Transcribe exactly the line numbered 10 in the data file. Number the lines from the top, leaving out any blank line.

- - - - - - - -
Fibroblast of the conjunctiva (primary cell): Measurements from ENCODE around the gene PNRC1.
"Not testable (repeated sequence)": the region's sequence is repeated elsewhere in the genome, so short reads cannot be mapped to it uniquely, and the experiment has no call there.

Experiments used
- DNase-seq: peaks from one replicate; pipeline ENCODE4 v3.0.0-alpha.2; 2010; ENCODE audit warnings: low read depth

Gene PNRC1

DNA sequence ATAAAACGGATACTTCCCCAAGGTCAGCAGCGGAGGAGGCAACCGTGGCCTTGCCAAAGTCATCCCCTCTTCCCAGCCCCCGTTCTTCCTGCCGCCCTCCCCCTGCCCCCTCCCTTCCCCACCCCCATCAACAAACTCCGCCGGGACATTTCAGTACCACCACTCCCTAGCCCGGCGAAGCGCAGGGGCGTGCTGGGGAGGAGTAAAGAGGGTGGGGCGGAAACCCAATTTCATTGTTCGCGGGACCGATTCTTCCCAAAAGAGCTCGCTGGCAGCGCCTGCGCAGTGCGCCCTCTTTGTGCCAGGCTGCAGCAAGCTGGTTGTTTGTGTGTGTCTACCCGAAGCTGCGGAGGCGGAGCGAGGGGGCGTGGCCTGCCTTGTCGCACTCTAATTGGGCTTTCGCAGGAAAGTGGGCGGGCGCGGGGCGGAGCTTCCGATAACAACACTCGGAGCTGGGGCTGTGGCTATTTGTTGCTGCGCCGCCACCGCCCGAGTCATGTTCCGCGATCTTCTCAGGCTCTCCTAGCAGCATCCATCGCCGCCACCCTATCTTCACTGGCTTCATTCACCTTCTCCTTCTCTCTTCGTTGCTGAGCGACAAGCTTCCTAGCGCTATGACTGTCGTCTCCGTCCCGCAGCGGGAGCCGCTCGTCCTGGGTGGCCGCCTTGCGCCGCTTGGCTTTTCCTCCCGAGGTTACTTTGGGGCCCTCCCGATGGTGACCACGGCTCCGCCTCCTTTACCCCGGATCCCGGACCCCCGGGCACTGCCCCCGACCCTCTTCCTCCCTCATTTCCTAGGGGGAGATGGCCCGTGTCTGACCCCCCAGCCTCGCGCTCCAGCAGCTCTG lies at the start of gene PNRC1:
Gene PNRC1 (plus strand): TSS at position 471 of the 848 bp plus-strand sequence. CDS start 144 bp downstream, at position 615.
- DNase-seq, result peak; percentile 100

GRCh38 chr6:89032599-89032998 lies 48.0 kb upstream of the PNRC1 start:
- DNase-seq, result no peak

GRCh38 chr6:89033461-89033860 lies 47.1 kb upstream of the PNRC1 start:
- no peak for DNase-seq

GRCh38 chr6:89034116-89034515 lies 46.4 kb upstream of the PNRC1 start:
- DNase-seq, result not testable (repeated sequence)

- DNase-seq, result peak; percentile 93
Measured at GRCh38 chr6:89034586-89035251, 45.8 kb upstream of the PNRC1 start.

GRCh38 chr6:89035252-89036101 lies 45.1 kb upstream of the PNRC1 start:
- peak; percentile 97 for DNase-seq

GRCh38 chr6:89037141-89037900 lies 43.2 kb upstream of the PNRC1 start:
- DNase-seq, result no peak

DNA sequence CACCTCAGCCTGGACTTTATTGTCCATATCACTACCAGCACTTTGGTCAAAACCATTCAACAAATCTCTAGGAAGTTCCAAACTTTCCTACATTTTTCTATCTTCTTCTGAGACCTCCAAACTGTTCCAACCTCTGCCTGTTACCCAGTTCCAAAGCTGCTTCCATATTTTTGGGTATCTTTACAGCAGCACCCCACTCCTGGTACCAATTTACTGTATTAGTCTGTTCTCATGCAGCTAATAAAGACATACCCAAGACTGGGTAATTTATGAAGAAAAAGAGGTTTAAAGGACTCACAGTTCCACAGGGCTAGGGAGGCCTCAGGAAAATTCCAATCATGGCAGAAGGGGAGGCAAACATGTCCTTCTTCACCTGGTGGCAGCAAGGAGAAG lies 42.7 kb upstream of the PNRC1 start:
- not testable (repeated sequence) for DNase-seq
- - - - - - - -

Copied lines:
- DNase-seq, result no peak